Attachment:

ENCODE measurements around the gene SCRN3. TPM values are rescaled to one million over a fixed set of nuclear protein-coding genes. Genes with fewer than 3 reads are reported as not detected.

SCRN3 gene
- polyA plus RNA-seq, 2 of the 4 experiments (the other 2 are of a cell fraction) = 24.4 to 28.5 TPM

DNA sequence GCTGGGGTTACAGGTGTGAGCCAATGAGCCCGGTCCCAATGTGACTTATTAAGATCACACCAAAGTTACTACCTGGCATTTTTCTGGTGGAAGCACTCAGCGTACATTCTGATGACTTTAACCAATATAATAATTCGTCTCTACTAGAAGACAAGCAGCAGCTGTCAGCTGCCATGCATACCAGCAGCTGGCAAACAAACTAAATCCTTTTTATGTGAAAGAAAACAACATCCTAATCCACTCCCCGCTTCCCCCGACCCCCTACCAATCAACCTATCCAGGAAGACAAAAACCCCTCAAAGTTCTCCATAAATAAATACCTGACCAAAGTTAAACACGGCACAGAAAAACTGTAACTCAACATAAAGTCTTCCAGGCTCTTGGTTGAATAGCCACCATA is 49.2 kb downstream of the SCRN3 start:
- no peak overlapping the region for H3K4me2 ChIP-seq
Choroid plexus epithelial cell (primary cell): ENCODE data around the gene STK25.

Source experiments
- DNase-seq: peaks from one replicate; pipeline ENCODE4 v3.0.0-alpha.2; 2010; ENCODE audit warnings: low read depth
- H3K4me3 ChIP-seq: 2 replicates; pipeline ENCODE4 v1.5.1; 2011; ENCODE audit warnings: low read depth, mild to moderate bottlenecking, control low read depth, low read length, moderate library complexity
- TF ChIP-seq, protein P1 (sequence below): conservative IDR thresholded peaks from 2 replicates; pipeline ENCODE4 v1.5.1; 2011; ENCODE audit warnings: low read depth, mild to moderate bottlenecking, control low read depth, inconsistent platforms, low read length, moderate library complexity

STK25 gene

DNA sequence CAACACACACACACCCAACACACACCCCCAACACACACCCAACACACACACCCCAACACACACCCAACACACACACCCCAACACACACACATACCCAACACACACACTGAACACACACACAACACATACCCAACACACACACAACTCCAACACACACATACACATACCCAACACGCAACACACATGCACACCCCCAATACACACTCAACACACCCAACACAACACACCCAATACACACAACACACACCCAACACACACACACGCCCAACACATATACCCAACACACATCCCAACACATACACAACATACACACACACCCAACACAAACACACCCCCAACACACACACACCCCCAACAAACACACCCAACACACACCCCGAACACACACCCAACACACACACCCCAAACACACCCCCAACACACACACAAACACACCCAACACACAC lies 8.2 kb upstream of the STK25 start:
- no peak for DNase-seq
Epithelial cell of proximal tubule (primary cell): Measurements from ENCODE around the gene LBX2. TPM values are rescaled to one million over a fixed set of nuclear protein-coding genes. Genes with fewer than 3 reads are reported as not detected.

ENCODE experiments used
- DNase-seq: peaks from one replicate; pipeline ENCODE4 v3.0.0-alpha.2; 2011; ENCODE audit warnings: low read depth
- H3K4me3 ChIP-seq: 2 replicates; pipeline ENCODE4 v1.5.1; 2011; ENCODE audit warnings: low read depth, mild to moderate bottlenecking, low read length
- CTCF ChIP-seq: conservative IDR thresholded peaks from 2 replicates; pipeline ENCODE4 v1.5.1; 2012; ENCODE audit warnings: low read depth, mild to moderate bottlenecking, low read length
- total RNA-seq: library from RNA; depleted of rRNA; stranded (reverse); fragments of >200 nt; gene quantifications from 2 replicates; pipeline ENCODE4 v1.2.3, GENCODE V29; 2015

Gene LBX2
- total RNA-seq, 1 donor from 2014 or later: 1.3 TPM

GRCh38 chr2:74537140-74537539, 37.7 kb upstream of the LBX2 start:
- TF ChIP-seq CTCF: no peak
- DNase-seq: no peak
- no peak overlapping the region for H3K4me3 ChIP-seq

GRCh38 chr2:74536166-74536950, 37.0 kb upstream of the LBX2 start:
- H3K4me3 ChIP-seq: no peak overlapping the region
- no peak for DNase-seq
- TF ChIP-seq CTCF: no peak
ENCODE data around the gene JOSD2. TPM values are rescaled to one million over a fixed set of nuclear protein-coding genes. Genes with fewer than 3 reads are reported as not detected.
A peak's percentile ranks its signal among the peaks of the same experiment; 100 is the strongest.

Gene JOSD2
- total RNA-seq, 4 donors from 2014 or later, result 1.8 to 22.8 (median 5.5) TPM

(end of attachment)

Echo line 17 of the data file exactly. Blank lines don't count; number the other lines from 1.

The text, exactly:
- H3K4me3 ChIP-seq: 2 replicates; pipeline ENCODE4 v1.5.1; 2011; ENCODE audit warnings: low read depth, mild to moderate bottlenecking, low read length